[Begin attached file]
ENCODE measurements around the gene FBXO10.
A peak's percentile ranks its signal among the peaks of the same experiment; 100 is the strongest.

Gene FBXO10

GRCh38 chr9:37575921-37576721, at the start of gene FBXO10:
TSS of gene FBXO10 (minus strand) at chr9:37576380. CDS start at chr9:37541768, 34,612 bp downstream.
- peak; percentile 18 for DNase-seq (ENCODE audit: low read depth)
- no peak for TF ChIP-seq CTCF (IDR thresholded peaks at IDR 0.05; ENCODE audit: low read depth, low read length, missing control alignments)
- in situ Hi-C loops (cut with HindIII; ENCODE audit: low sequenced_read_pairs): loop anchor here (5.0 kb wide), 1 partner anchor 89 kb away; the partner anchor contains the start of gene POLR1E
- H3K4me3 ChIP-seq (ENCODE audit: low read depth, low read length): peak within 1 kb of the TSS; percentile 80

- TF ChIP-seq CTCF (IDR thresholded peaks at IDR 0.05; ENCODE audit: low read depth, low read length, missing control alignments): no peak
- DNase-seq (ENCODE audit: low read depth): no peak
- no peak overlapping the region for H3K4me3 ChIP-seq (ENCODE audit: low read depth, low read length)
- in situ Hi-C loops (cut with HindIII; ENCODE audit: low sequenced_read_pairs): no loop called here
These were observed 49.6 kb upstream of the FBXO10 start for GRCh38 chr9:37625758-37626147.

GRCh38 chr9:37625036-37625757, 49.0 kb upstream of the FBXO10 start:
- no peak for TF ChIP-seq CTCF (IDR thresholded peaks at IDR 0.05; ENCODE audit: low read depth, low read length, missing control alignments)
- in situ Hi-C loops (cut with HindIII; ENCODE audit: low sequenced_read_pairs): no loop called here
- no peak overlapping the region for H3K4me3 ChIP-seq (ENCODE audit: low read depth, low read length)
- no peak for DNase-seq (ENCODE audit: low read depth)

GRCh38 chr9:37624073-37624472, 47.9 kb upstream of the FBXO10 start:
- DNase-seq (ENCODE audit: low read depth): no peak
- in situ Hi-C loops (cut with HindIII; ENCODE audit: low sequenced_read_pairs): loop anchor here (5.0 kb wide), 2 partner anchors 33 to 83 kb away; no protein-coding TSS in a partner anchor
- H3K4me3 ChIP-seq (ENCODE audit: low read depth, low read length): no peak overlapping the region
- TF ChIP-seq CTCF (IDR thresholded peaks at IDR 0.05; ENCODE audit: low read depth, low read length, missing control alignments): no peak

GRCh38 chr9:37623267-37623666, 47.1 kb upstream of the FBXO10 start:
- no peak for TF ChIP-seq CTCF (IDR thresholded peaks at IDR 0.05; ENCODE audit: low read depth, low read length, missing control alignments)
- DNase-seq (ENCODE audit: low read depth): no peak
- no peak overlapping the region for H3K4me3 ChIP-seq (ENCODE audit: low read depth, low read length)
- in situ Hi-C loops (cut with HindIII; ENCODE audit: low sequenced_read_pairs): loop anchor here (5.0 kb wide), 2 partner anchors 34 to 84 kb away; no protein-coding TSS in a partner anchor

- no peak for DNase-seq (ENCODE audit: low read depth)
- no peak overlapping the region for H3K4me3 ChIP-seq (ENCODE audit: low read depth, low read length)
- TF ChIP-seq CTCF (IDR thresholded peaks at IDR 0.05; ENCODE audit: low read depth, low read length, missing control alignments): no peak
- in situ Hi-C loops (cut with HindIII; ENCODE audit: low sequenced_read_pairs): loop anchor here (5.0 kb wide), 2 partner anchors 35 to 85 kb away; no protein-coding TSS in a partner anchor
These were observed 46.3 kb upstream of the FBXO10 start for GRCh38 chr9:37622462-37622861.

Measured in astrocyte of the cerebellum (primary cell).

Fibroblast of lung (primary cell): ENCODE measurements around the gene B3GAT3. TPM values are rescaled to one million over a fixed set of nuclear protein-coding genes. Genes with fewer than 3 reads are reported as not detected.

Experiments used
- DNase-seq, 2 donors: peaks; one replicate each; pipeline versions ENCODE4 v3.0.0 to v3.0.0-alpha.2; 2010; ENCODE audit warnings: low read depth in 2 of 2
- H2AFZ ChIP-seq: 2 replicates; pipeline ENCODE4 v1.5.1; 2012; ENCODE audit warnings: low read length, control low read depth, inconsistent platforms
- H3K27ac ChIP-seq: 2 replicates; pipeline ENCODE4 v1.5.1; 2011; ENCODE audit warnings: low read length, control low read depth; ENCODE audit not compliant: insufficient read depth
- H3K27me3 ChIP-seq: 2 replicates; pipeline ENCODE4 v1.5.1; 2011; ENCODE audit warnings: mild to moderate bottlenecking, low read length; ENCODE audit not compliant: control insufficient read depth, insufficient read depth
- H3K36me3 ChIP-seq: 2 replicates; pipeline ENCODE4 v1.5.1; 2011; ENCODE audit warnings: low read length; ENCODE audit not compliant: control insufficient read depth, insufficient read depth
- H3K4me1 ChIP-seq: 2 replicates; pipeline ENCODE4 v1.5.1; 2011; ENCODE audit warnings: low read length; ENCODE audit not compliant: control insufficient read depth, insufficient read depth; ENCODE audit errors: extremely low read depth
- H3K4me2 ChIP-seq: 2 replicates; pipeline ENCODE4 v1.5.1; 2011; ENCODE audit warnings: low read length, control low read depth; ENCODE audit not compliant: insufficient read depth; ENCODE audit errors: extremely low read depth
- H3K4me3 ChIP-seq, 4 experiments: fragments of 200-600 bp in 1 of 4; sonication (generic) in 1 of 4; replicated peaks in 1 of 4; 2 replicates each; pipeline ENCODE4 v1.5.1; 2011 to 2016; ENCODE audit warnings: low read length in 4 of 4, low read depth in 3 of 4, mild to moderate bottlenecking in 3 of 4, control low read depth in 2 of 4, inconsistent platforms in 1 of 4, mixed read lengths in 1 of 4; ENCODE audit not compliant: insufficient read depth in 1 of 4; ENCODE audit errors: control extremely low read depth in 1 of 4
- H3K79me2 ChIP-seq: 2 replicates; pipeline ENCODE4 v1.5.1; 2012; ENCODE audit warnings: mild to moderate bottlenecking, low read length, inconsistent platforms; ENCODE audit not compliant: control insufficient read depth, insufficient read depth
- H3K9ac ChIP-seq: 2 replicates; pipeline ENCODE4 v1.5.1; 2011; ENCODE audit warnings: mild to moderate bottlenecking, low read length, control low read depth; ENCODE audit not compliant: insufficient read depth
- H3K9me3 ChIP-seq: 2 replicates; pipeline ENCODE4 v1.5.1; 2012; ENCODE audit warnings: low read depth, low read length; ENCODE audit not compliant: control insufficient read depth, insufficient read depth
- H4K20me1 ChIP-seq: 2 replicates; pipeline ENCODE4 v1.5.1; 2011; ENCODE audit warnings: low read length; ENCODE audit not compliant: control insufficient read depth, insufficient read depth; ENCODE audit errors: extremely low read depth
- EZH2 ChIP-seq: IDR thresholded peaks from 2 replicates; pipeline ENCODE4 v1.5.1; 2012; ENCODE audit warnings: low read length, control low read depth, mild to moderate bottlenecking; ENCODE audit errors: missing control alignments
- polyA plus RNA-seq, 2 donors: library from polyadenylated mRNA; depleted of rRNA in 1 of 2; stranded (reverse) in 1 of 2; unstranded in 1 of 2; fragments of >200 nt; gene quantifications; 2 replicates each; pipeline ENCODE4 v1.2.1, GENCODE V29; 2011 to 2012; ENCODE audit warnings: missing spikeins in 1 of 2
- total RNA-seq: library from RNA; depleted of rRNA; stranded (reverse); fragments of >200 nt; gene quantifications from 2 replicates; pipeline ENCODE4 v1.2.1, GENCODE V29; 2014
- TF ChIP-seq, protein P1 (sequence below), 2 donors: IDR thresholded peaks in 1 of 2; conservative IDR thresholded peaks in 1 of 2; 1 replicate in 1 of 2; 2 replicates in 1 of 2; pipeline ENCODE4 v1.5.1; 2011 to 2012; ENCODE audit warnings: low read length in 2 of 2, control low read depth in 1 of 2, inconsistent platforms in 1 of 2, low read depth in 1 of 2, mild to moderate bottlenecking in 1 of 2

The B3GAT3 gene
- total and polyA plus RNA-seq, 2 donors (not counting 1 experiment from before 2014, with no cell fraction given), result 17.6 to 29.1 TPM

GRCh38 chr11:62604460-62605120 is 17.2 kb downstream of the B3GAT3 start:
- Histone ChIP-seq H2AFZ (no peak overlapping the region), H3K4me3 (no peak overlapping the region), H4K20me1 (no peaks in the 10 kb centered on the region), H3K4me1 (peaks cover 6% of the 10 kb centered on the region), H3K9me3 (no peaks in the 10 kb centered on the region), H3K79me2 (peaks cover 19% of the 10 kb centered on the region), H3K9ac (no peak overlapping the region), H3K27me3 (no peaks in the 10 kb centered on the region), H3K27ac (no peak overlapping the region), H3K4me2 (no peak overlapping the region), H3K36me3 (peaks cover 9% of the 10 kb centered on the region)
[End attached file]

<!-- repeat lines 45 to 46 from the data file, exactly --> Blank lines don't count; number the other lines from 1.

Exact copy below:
- H3K4me3 ChIP-seq, 4 experiments: fragments of 200-600 bp in 1 of 4; sonication (generic) in 1 of 4; replicated peaks in 1 of 4; 2 replicates each; pipeline ENCODE4 v1.5.1; 2011 to 2016; ENCODE audit warnings: low read length in 4 of 4, low read depth in 3 of 4, mild to moderate bottlenecking in 3 of 4, control low read depth in 2 of 4, inconsistent platforms in 1 of 4, mixed read lengths in 1 of 4; ENCODE audit not compliant: insufficient read depth in 1 of 4; ENCODE audit errors: control extremely low read depth in 1 of 4
- H3K79me2 ChIP-seq: 2 replicates; pipeline ENCODE4 v1.5.1; 2012; ENCODE audit warnings: mild to moderate bottlenecking, low read length, inconsistent platforms; ENCODE audit not compliant: control insufficient read depth, insufficient read depth